Protostars and Planets VI, Heidelberg, July 15-20, 2013
Ultraviolet Molecular Emission from T Tauri Stars: H2, CO, and the Lyman-alpha Radiation Field
France, Kevin (Colorado)
Schindhelm, Eric (SwRI)
Herczeg, Gregory (KIAA/Peking University)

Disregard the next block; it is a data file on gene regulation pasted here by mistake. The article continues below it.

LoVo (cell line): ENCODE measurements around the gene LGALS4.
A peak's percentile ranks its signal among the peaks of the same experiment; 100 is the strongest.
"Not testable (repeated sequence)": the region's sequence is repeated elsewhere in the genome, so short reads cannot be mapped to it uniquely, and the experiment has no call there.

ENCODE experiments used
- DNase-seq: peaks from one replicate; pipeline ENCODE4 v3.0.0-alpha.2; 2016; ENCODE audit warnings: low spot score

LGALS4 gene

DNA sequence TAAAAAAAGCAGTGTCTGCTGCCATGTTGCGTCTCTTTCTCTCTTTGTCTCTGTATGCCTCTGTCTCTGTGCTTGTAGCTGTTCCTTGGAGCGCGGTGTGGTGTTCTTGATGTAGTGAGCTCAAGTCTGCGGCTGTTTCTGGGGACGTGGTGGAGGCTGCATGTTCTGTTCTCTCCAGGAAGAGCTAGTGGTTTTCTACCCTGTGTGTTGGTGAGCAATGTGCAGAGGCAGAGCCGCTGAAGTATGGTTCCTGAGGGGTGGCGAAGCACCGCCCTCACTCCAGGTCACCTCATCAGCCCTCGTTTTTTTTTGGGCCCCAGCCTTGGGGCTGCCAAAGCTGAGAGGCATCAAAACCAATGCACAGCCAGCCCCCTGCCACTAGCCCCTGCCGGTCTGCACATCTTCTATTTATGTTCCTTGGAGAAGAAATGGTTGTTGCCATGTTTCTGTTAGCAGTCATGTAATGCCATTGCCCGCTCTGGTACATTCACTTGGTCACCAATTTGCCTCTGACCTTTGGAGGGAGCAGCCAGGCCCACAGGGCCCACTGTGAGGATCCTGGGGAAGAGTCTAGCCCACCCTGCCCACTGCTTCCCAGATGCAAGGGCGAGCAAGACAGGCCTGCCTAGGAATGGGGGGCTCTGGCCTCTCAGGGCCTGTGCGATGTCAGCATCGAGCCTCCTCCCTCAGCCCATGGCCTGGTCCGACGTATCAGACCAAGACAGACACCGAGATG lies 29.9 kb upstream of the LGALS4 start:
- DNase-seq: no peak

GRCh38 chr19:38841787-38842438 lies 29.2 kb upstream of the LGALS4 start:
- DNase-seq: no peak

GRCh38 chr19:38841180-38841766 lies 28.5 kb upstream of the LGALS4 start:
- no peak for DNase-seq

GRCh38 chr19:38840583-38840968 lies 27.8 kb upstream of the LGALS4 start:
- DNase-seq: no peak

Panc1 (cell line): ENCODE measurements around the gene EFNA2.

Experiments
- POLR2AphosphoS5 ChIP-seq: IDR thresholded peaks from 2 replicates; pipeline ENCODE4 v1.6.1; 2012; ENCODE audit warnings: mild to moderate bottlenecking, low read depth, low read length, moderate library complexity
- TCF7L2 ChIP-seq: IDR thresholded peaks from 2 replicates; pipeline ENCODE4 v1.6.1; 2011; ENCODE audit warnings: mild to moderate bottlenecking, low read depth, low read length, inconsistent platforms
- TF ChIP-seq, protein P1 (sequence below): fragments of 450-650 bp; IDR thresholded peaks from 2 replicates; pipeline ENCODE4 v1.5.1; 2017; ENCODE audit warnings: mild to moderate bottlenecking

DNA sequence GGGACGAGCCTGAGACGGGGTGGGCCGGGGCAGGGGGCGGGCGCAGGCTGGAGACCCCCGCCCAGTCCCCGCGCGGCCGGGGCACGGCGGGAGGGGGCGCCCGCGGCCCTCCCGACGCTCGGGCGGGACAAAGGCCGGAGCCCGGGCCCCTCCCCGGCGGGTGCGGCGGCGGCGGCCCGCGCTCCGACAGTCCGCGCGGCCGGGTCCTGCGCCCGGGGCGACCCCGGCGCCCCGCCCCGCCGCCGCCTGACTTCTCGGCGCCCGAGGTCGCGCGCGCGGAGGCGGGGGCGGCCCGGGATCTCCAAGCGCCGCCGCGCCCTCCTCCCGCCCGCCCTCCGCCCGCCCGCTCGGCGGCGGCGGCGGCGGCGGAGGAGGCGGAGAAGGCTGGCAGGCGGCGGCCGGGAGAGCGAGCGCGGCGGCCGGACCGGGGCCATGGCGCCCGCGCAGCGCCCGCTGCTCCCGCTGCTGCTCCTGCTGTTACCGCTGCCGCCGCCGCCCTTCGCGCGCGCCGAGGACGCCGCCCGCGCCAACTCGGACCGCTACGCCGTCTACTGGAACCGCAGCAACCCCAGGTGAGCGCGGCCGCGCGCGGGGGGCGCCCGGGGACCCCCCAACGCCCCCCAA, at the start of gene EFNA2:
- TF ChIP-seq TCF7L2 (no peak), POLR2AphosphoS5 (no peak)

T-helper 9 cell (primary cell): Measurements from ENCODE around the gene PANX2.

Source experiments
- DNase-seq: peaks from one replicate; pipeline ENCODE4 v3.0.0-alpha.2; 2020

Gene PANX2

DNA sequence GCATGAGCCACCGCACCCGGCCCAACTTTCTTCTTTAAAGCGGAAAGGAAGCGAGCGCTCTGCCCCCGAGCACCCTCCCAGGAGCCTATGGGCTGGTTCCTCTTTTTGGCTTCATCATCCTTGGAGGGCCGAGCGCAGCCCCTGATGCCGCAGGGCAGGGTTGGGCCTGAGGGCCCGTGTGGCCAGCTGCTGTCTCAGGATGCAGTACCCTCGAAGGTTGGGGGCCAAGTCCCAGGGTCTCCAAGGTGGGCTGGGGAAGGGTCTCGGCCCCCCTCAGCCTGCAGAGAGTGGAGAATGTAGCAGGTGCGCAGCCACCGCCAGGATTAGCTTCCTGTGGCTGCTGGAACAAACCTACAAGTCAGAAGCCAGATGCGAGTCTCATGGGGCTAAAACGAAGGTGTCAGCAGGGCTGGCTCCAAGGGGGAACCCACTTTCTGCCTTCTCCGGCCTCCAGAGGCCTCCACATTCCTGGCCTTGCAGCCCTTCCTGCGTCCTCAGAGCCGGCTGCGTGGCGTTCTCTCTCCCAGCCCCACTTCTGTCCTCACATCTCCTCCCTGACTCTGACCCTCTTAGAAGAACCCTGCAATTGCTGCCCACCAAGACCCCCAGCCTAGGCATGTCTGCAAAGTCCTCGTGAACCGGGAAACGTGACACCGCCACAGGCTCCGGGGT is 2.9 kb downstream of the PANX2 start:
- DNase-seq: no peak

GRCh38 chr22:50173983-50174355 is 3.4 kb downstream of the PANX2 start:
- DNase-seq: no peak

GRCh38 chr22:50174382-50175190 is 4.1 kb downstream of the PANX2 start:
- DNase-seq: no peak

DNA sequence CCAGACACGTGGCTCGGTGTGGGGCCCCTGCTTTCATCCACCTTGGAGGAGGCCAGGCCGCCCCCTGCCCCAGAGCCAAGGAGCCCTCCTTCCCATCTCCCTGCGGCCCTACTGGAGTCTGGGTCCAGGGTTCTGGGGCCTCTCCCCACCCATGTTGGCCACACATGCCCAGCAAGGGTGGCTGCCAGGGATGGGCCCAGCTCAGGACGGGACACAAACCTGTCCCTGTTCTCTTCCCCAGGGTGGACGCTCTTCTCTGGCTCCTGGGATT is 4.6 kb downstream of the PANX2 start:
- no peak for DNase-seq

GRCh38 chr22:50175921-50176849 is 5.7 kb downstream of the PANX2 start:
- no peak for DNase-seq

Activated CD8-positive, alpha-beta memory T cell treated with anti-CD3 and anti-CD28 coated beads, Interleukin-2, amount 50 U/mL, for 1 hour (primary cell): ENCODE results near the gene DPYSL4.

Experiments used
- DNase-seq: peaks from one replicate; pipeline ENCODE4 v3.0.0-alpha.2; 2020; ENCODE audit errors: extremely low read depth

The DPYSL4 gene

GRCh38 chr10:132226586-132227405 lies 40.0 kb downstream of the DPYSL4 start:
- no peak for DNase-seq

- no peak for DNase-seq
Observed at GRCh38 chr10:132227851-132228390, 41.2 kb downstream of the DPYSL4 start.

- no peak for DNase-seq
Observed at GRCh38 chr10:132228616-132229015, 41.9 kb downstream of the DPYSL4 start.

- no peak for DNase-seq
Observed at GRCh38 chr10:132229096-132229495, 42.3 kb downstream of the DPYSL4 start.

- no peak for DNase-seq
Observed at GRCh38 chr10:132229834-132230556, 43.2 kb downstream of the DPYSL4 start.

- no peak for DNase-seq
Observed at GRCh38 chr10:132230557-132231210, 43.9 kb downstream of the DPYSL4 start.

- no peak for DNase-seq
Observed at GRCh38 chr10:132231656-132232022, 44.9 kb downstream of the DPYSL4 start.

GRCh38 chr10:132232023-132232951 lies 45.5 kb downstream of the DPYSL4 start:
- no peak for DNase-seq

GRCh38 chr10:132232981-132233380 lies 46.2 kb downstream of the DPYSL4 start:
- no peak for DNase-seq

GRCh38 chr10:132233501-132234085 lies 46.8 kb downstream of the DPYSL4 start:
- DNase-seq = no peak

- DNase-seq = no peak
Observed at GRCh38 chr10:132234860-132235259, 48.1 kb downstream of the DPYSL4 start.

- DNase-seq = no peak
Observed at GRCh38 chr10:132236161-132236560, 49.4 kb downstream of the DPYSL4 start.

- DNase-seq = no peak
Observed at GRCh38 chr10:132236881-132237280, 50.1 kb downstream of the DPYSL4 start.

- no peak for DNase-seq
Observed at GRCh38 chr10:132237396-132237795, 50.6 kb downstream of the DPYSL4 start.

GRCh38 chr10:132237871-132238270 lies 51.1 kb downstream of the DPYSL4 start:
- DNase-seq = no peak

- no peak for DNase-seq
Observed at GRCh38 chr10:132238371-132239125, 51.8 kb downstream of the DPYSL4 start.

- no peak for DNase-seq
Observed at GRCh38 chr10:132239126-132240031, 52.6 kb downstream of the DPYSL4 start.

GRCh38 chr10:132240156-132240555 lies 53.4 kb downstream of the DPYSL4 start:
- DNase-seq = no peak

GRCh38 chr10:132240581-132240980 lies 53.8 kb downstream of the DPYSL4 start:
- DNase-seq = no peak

The composition and spatial distribution of molecular gas in the inner few AU of young (< 10 Myr) circumstellar disks are important components to our understanding of the formation and evolution of planetary systems. We present results from a far-ultraviolet (far-UV) spectroscopic survey of H2 and CO emission in protoplanetary disks. Using the new and refurbished spectrographs onboard the Hubble Space Telescope, we observe tens to hundreds of photo-excited molecular emission lines in every gas-rich disk spectrum, independent of the evolutionary state of the dust disk. All transitional disks in our sample display prominent H2 emission lines arising from a remnant, inner gas disk. Molecular line-widths and excitation temperatures suggest that the emitting H2 is concentrated between ~ 0.1 – 3 AU, while the CO fluorescence originates between 2 – 10 AU. The UV H2 emission appears to trace similar disk radii as M-band CO measurements, but the UV- and IR-emitting CO populations appear to be spatially separate. We use these data to reconstruct the local Lyman-alpha radiation field, finding that Lyman-alpha dominates the far-UV energy budget in all cases.
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